Price discrimination can be divided into three different types or “degrees”: 1. Perfect Price Discrimination. In the case of first-degree price discrimination, otherwise known as “perfect” price discrimination or personalized pricing, the seller knows and charges the maximum possible price every buyer is willing to pay.

We examine duopolists that have convex production costs and locate under spatial price discrimination in anticipation of a merger. We show that the merger frequently results in locations that reduce social cost.

This contrasts with the well-known result that with linear production costs the merger distorts locations to increase social by: 3. T1 - The spatial selection of heterogeneous firms. AU - Okubo, Toshihiro. AU - Picard, Pierre M. AU - Thisse, Jacques François.

PY - /11/1. Y1 - /11/1. N2 - We show that heterogeneous firms choose different locations in response to market by: Heterogeneous Firms Notes for Graduate International Trade Lectures J. Peter Neary University of Oxford February 3, J.P. Neary (University of Oxford) Heterogeneous Firms February 3, 1 / 65File Size: KB.

We develop a spatial linear model of heterogeneous switching costs that allows for asymmetric distributions of heterogeneous switching costs.

We not only model uniform pricing and history-based price discrimination, but also the impact of regulatory intervention aimed at making it easier for customers to be upgraded to a better tariff from.

large central region, when heterogeneous –rms are added to a trade and geography framework.1 Thus, their model produces a spatial sorting pattern with the most productive –rms in the centre and the least productive –rms in the periphery.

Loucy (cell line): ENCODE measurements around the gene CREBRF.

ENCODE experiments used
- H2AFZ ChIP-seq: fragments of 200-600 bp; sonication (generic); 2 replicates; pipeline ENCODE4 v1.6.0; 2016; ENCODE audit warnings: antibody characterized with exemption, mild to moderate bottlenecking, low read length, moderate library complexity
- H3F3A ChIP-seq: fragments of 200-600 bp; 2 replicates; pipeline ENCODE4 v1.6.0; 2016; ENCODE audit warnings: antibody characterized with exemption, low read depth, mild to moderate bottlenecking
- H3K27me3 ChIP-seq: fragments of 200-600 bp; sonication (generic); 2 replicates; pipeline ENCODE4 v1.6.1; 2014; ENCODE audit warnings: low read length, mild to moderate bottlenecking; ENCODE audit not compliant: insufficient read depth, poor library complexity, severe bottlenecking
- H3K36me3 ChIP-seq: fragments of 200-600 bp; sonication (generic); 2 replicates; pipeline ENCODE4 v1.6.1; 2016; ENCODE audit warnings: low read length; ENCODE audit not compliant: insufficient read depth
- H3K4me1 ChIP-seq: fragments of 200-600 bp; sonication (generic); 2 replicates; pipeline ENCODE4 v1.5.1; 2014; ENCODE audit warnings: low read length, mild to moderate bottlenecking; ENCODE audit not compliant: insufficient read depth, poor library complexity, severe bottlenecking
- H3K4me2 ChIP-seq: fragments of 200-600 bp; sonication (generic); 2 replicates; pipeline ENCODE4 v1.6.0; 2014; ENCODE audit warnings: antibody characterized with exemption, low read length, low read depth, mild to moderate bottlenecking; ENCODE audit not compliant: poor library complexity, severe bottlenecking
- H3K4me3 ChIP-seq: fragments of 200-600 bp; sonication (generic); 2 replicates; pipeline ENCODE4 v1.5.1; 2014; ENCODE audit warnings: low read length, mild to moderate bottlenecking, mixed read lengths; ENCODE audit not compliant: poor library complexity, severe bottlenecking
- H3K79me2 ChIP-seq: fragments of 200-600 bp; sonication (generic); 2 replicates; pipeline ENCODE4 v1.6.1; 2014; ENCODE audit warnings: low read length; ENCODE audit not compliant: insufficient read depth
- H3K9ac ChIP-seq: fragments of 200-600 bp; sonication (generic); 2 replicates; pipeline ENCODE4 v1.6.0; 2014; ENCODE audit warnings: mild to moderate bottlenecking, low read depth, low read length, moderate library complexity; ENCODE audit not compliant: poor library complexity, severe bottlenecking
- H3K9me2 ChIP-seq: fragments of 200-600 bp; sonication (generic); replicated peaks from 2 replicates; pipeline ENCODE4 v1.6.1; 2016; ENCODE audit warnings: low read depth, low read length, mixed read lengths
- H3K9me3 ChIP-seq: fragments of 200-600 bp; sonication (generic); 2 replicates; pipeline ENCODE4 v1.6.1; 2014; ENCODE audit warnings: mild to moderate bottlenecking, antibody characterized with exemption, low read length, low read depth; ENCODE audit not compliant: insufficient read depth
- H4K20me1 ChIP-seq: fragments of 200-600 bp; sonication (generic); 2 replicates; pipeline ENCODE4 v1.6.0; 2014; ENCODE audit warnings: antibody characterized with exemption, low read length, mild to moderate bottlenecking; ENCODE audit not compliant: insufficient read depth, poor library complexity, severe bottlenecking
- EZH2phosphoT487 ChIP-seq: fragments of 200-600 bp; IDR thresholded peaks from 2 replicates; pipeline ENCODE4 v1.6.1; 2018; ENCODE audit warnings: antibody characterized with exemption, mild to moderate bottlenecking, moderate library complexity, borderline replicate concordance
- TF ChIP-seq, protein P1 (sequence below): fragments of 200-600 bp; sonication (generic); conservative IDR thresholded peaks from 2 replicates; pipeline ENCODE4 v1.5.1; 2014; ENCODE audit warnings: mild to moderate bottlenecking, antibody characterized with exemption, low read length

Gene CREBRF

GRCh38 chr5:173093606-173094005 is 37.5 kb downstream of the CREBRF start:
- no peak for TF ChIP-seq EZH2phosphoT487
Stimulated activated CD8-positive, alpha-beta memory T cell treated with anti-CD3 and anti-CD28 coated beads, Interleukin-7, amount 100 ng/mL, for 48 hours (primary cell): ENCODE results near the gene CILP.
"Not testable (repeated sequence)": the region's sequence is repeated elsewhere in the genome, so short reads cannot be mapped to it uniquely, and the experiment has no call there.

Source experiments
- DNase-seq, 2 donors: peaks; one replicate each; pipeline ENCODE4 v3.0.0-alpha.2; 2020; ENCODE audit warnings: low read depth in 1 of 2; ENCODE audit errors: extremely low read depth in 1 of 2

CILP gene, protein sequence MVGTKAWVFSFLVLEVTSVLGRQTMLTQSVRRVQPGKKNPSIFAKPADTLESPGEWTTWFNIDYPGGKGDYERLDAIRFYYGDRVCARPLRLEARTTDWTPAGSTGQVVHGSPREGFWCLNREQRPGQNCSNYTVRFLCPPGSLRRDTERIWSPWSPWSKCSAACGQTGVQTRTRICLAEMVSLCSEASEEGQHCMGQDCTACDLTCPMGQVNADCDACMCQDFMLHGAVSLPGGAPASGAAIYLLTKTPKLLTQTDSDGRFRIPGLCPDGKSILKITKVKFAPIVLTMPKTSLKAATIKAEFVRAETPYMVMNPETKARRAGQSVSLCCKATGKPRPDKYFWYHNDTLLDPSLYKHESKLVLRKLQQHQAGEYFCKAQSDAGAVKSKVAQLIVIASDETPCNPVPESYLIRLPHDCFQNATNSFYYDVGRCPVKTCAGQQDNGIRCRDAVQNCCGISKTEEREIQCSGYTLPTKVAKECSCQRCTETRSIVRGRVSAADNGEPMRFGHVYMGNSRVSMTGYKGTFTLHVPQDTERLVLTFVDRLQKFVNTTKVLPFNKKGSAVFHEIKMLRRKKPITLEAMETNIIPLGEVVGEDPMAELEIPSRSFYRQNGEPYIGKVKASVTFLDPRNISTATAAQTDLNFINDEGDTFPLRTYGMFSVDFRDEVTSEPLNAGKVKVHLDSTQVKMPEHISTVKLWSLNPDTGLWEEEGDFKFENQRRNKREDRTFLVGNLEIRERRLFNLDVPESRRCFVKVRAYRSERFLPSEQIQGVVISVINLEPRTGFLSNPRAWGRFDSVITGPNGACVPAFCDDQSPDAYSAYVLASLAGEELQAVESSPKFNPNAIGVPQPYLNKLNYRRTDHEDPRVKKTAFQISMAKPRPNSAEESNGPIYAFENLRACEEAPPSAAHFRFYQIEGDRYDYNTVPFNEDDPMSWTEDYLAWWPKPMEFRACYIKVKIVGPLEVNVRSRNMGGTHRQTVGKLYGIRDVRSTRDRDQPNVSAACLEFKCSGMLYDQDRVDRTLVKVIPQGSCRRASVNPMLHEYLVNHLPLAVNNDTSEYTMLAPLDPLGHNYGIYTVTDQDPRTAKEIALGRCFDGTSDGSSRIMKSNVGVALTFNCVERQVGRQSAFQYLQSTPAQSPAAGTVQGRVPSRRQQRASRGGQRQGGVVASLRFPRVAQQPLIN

The sorting pattern is ampli–ed by trade by: 9. Norman (), indicate that the spatial monopolist should adopt a discriminatory spatial pricing policy (where spatial price discrimination is taken, conventionally, to mean that delivered prices do not follow an f.o.b.

scheme, but that all concumers equidistant from a particular supplier pay the same price).Empirical Background Plan of Lectures 1 Empirical Background 2 Overview of the Melitz Model 3 Equilibrium in Autarky 4 E ects of Trade 5 Extensions J.P.

Neary (University of Oxford) Heterogeneous Firms Janu 3 / 29File Size: KB.Another complication: spatial price discrimination Some firms employ spatial price discrimination E.g., charge higher prices to nearby “captive” consumers Must account for geographic distributions of shares and prices Exacerbates data availability problem Some structural work .